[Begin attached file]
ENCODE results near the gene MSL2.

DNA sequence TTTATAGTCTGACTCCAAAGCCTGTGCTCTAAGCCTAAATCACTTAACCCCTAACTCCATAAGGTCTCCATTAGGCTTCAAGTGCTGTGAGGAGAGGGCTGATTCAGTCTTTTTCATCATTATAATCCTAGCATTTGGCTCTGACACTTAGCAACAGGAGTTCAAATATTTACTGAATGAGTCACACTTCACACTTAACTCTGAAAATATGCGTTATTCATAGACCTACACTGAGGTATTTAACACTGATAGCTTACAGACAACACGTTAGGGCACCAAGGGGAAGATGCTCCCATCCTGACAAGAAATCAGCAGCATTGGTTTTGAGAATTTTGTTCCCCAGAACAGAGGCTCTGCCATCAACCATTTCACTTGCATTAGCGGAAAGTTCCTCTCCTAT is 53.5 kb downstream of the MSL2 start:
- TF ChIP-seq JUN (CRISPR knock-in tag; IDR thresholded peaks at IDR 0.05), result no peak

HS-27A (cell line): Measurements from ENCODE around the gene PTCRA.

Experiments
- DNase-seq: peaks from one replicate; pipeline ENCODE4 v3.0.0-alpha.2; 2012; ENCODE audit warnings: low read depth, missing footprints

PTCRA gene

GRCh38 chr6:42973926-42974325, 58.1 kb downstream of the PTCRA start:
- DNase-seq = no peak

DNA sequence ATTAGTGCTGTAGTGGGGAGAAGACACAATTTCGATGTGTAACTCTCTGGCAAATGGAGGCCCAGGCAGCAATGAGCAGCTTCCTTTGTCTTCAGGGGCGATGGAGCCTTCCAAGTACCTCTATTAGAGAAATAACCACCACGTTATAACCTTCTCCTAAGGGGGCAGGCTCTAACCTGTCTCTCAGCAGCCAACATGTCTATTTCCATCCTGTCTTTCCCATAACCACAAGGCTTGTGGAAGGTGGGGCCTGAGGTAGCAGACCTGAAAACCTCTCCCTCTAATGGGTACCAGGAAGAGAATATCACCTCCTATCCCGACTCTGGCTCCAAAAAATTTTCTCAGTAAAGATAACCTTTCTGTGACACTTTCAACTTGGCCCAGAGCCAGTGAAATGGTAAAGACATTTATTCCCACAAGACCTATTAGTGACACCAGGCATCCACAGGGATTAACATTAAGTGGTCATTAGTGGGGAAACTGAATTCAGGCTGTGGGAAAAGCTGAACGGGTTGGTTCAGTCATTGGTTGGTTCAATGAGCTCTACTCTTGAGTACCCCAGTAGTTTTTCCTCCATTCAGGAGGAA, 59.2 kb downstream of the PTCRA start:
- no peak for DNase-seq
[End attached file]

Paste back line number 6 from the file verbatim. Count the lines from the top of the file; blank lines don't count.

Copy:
- DNase-seq: peaks from one replicate; pipeline ENCODE4 v3.0.0-alpha.2; 2012; ENCODE audit warnings: low read depth, missing footprints